Author: Sheila Hill
In today’s consumer-driven world, shoppers are spending less time in stores and more time doing their shopping online. With this increase in online spending also comes an increase in the amount of identity theft victims across the globe.
While companies all over are actively exhausting all efforts to protect their customers against this fraud, one company in particular has thought of a very creative security scheme to help its users.
MasterCard is in the process of launching an app that will have its users take a photo of their face as a means to verify their identity. Youngins everywhere now get to combine two things they do best: selfies and shopping.
Ajay Bhallah of MasterCard told CNN Money during an interview, “The new generation, which is into selfies… I think they’ll find it cool. They’ll embrace it.” Now, I don’t know about you, but I don’t think it’s going to be “cool” to look myself in the eye before making an impulse buy; still, *snaps* to MasterCard for coming up with this creative idea.
While it seems a bit far-fetched to me, it’s definitely a unique approach to try and hinder the incidence of mobile fraud. At the very least, it is a fun and interactive way to get its users used to two-factor authentication.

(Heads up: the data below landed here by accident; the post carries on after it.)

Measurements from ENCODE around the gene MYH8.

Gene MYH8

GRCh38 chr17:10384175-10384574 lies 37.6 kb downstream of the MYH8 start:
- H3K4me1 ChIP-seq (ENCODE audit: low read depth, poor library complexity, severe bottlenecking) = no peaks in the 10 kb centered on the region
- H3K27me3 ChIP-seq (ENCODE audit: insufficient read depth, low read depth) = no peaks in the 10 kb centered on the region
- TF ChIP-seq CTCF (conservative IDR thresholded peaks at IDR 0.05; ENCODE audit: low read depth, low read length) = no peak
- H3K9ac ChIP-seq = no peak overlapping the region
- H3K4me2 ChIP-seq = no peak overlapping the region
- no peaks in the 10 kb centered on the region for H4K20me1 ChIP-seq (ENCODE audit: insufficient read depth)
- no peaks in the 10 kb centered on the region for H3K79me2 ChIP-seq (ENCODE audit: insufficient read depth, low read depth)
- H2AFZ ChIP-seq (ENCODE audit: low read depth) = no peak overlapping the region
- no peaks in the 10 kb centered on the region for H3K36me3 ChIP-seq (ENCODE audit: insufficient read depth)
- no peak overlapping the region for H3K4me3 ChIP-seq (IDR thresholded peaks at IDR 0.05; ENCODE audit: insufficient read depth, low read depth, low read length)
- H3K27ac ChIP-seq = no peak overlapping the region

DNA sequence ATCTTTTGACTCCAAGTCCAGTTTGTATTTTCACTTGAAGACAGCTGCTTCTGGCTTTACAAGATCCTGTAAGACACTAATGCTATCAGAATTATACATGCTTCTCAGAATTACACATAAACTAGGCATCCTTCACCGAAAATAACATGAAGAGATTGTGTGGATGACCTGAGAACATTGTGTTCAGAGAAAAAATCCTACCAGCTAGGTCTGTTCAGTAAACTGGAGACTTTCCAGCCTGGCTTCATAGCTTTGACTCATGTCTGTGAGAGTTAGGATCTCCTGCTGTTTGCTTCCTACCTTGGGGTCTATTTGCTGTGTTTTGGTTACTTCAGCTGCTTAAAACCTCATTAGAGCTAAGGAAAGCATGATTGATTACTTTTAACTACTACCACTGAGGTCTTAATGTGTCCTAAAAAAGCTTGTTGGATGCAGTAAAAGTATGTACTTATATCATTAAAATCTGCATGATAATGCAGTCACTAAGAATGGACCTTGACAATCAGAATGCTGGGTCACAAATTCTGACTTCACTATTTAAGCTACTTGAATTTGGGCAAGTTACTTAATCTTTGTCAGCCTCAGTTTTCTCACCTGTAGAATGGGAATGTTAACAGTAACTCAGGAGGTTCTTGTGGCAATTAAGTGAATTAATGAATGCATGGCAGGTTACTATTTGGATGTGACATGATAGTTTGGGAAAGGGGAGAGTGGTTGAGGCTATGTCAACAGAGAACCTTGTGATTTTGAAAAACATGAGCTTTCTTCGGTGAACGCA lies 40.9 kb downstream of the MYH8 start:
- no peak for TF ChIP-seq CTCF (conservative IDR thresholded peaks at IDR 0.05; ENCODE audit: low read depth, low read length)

How It Works: When you buy something with your MasterCard, the app sends a notification to snap a picture of your face to verify that it’s really you making the purchase – every Snapchat-obsessed-shopper’s heaven.
To make sure identity thefts don’t simply hold up a picture of someone to the screen to breach this security, the up-and-coming MasterCard app will also have the individual who is making the purchase blink once while taking the selfie. Smart, huh?
The photo of your face will never be transmitted anywhere other than your own mobile device, further ensuring its users’ safety. The photo is simply converted into a sort of “digital fingerprint” and then sent to MasterCard, whereupon they can then verify your identity and confirm your purchase.
MasterCard is still in the very early stages of developing these security features, and plans to let 500 cardholders test the app before they introduce it to the world.
What do you think about this new app? Do you think it is a positive and innovative step towards stemming the incidence of identity theft?
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